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Title: The role of magnetospheric plasma instabilities in auroral and substorm dynamics
Author: Kalmoni, N. M. E.
ISNI:       0000 0004 7223 9248
Awarding Body: UCL (University College London)
Current Institution: University College London (University of London)
Date of Award: 2017
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The auroral substorm is the manifestation of explosive energy release from the rapid and global reconfiguration of the magnetotail. The auroral substorm is marked by a sudden brightening and poleward expansion of the most equatorward auroral arc in the midnight sector of the ionosphere. The temporal sequence of magnetospheric processes which lead to the dynamic auroral substorm display remain disputed to this day. This thesis contains original research on the development and exploitation of novel data analysis techniques in order to analyse ground-based all sky imager data of the aurora, enabling the study of substorm processes in remarkable detail. Fourier analysis techniques are used to find the spatial scales of wave-like signatures (otherwise known as auroral beads/rays), which form along substorm onset arcs. Growth rates of ∼0.05 s−1 are found from the exponential growth of the power spectral density of individual spatial scales. By analysing the dataset in this way, comparisons are made between observations and theoretical predictions of plasma instabilities at the near-Earth edge of the plasma-sheet which have been proposed to play a critical part in the substorm onset process. Auroral arc tracking techniques are developed to automate and increase the size of the database of events analysed. The vast majority of independently identified substorm onsets are preceded by azimuthal structuring along the onset arc with median wavelengths of ∼80 km. These beads grow and develop into a magnetospheric instability around 2 minutes prior to auroral substorm onset. Showing that beads are a common feature along the substorm onset arc provides unprecedented quantitative evidence that a near-Earth instability is a fundamental component of the substorm onset process. Finally, analysis techniques are extended to state-of-the-art high resolution multi-spectral auroral data to investigate the processes driving auroral beads. Beads can be resolved in the green-, blue- and red-line aurora with spatial scales as small as 30 km, which later develop into larger structures of ∼80 km. These observations are consistent with Alfvén wave accelerated auroral particle precipitation and therefore imply that the substorm onset arc and auroral beads are driven unstable by waves.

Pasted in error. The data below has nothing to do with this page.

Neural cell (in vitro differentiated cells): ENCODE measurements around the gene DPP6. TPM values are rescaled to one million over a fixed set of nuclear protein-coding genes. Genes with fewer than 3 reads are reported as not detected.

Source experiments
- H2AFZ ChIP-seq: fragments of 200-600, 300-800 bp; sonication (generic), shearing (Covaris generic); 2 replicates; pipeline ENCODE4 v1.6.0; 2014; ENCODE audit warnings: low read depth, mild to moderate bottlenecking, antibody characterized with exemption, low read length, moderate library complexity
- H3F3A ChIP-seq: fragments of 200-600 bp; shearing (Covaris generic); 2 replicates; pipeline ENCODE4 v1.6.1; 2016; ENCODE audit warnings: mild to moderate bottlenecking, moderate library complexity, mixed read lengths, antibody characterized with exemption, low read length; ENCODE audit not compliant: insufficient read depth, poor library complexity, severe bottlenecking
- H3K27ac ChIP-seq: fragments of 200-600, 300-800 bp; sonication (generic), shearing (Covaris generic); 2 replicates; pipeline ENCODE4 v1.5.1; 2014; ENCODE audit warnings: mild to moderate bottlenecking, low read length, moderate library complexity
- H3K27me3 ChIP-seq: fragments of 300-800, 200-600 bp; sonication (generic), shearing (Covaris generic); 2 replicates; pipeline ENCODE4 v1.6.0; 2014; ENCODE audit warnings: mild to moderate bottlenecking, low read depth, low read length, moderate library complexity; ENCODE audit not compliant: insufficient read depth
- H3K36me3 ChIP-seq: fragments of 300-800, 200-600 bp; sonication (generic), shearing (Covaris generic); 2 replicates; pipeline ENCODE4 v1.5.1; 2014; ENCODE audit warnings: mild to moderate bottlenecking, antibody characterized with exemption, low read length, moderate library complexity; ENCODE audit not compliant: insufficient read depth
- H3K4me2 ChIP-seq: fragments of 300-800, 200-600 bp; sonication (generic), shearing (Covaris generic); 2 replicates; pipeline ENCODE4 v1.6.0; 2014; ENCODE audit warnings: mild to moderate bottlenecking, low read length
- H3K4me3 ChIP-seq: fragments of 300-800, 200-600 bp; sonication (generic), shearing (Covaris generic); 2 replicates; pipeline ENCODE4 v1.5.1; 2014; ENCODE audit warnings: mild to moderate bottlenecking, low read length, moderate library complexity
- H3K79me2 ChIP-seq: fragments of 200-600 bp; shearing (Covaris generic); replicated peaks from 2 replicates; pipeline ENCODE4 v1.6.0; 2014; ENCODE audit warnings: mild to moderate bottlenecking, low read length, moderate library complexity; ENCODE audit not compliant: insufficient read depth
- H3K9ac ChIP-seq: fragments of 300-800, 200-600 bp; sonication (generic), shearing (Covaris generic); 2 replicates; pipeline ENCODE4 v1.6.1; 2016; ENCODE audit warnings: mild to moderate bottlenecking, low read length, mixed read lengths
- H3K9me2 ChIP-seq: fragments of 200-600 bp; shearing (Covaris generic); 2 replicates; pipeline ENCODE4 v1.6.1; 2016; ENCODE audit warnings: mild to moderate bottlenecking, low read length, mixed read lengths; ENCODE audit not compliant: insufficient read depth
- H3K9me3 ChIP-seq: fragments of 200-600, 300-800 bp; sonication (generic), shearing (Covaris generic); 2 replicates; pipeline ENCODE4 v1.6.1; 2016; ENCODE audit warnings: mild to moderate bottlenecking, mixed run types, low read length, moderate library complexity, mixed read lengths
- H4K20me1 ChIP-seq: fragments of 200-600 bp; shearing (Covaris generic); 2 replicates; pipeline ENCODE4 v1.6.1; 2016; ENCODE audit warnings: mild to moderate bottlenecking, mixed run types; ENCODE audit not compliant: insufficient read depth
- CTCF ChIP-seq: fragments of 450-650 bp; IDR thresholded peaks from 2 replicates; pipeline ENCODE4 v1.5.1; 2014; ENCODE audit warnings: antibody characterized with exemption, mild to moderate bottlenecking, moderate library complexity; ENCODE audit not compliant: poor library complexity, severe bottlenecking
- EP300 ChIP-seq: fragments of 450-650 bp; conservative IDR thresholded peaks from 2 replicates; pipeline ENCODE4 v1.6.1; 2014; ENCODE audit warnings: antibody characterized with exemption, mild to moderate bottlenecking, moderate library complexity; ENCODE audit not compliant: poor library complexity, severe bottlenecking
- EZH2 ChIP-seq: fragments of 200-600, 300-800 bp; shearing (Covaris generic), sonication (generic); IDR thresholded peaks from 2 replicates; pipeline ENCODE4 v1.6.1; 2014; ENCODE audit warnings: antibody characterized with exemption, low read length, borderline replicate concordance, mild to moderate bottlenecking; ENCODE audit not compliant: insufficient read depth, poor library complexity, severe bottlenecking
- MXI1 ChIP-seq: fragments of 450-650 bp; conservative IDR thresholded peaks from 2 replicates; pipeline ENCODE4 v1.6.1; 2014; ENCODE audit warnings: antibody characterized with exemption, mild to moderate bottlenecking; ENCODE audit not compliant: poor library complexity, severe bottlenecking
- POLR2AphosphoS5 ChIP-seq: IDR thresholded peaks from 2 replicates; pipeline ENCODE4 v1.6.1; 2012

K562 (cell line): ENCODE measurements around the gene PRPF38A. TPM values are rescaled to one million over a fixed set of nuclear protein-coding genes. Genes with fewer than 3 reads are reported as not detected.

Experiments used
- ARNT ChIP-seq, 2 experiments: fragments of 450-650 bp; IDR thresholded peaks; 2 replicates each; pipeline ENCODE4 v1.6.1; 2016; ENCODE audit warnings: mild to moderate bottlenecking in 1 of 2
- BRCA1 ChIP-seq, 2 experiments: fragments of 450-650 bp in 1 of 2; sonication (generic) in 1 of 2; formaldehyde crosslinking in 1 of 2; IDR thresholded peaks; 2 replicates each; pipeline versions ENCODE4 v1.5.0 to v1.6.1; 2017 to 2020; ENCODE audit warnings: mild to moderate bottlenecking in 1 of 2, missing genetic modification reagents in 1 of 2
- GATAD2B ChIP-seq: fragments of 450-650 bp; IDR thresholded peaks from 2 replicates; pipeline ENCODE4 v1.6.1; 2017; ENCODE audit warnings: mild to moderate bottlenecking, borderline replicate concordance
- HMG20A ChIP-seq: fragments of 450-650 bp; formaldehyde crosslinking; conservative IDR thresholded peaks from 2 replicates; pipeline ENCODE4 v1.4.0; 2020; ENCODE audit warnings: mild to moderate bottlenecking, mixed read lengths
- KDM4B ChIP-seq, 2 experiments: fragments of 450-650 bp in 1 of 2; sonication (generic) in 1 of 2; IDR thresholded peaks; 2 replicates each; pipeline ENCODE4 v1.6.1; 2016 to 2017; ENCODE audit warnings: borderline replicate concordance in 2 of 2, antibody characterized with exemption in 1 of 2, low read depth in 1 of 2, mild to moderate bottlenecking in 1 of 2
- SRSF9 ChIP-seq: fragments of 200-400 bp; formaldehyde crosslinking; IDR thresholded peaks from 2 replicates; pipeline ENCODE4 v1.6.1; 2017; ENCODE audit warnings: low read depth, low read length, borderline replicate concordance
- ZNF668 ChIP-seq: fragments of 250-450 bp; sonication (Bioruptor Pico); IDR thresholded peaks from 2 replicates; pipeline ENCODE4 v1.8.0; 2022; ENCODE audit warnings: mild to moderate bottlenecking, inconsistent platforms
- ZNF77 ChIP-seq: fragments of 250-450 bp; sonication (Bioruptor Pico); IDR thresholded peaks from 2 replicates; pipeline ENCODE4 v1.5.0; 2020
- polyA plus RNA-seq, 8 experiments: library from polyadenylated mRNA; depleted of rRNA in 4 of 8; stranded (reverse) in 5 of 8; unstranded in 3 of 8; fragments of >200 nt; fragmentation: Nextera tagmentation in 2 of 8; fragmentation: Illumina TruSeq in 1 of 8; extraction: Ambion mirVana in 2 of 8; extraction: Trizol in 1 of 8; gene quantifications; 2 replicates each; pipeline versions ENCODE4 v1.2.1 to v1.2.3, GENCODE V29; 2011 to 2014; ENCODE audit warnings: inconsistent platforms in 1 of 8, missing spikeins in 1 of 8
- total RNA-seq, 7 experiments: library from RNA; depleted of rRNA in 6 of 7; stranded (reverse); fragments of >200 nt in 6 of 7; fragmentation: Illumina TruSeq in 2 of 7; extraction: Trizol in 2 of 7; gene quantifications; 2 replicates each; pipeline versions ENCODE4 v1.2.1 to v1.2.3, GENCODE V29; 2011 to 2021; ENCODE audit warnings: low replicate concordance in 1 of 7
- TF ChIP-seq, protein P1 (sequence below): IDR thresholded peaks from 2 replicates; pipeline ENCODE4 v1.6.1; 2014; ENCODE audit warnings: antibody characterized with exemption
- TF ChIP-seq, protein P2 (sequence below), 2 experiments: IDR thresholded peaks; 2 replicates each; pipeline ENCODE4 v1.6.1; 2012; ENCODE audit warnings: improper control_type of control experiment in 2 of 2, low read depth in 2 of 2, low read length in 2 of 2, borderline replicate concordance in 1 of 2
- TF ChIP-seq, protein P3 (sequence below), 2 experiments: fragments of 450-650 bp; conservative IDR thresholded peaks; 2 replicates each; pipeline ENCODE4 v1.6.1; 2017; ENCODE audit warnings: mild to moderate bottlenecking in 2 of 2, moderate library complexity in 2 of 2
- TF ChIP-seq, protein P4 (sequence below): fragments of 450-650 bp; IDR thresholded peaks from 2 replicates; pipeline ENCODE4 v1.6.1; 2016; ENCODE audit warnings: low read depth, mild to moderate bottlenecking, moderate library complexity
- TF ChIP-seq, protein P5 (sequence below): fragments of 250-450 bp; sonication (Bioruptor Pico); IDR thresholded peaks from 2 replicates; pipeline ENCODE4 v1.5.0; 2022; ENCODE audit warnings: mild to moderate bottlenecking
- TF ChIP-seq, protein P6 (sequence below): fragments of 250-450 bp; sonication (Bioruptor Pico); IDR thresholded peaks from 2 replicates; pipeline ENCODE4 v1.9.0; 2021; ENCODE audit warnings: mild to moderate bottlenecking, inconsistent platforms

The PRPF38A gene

Supervisor: Rae, I. J. Sponsor: Not available
Qualification Name: Thesis (Ph.D.) Qualification Level: Doctoral
EThOS ID:  DOI: Not available